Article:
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Discussion Starter #1
I am taking about a 1-hour drive in the morning to check out a barn find, a 2004 Marauder 800. The current owner admits it has been parked for a year (owner has health issues) and is filthy. Until yesterday the battery was down, but he has had it on a charger overnight and the battery has come back enough to light everything up and turn the engine; no start, but fortunately he drained all the gas not long after it was parked and I am taking a jump-starter, some fresh gas and starting fluid to see if we can get it to fire off. He states that the tires were new and had less than 200 miles on them when the bike was stored, so that's a plus, and he says there is zero damage to the machine -- just a thick layer of barn dust. He's the original owner, it has 3450 miles on the clock, and he says it was running fine when it went on the inactive list. So, my questions :
-- Any inspection tips beyond the obvious?
-- Anything I should take along beyond a tool kit, starting fluid, gas?
-- Assuming we can get it to start, any suggestion as to a fair price? Kelley Blue Book puts trade-in value right at $1800, but that is, of course, in running condition, which this is not right now, and at least reasonably clean, which I already know it isn't.


I am hoping a thorough cleaning and servicing will be all it needs to be turned in to a rider, and I am willing to put some time, elbow grease, and a reasonable amount of money in to it, but I don't need a money pit!
 

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I hope you like to work on motorcycles. Personally, I would take a soft pass. at 3,450 miles on a 15 year old bike is not so good. My guess is it has been sitting in the barn for much more than 1 year and who knows what has happened in that barn. I know me; I would rather ride a motorcycle than work on one for hour after hour. I do all my maintenance and have fixed things before to get back out and ride. But, if you like to work on bikes, it could be a lot of fun for you and a great ride at some time in the future.
Due to age and lack of use, be prepared for all new rubber hoses and tires. Due to time in barn and critters, be prepared to chase electrical problems and fix/replace wires. All fluids, obviously. Perhaps some gaskets that are old and brittle.

Price: $250.00 cash shown in the hand ready to give.
Investment to get running safely on the road: Who knows
 

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It may have only been a year since it was last ridden, but it's only been ridden an average of 350 miles per year. It's going to need a lot of work, even if it does run. You're probably going to need tires and anything rubber on the bike is going to need to be replaced. If you enjoy working on bikes you might enjoy it, but if you're just looking for a cheap bike to ride, you probably won't.
 

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Discussion Starter #7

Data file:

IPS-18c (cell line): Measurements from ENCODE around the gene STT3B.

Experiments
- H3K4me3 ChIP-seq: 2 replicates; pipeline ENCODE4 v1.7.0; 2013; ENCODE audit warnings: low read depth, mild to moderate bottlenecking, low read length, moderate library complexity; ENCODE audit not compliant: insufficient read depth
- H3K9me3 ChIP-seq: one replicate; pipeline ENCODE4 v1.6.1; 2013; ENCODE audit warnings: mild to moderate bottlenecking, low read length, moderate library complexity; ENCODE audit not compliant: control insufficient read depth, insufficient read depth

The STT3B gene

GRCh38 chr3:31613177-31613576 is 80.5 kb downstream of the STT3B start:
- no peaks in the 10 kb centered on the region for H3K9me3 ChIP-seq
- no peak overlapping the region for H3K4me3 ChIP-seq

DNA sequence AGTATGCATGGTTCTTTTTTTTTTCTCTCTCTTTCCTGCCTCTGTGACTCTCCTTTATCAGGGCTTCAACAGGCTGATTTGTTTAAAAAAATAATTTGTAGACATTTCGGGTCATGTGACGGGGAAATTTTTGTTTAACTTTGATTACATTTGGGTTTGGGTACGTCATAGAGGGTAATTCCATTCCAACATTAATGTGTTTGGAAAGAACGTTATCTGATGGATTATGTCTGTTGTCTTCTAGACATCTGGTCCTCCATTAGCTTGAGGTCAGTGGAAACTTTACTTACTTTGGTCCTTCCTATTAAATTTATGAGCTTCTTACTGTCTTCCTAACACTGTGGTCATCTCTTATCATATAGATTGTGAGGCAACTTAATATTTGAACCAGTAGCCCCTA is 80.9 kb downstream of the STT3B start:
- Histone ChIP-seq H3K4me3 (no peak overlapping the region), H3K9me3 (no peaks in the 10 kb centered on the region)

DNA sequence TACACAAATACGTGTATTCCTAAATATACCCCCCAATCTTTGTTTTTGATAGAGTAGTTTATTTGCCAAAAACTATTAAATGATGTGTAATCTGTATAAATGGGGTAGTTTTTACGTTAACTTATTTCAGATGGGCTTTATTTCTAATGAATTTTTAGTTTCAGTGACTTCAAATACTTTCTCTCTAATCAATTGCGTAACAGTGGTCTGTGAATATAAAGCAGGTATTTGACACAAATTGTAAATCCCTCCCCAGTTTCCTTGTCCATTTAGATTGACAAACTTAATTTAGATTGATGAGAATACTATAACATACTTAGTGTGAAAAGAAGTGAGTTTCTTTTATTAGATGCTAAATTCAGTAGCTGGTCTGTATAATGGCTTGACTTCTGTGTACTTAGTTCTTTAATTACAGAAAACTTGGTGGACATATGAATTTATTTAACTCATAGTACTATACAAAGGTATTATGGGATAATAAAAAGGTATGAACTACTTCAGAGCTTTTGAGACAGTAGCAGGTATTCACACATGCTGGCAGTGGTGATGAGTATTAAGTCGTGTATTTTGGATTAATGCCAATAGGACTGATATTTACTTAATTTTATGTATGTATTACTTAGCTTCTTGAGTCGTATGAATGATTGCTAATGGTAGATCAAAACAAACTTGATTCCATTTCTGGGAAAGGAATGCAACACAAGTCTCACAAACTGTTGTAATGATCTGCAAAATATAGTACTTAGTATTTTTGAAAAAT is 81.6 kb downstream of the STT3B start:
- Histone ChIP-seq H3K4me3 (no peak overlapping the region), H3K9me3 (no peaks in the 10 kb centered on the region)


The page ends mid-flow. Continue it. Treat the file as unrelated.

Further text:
Well, I went and saw it and, frankly, I came away disappointed that we couldn't reach a deal. It was barn-find dirty for sure -- I mean downright nasty -- but underneath all that accumulated dust the paint and chrome were intact. No sign of it ever having been crashed, nothing missing, tires fine with the little new-tire nubbies still on them. By the look of it I was highly skeptical that it would crank, but I fed it about 1/2 gallon of fresh dinosaur juice, checked the oil, turned the key, hit the starter -- took three tries, but then she fired right up! After warming up for 8 or ten minutes it idled nicely with the choke off, and revved willingly with no stumble.

I was eager to make a deal at this point but it was not to be. It is clear the gentleman who owns the bike will never ride again -- he's pushing 80 and in ill health -- and equally clear that his kids have zero interest in resurrecting the bike, but he just was not willing to come off of his asking price enough to make it worthwhile for me. I made him an offer that anyone in his right mind would consider fair, if not outrageously generous, but he would not budge. All in all, though, I enjoyed the outing and I had a good time talking to the guy.
 

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Just curious, what was the guy expecting for the bike? I picked up a 1999 VW cabrio that had been sitting in my buddy's Uncle's garage since he passed in 2014. It was completely covered in dirt, the top was ripped and all 4 tires were flat. But the engine was solid (only 84,000 miles) and the transmission was free and working. Chris wanted $2,000 and I paid $2,000 without hesitating. I put $800 into a new top, $700 into a new set of wheels and tires, $100 into the front brakes and another $200 in miscellaneous parts and fluids. The car runs like a dream and my wife loves her little convertible. If the bike was truly in the condition you indicate and only dirty, why did you not take the asking price?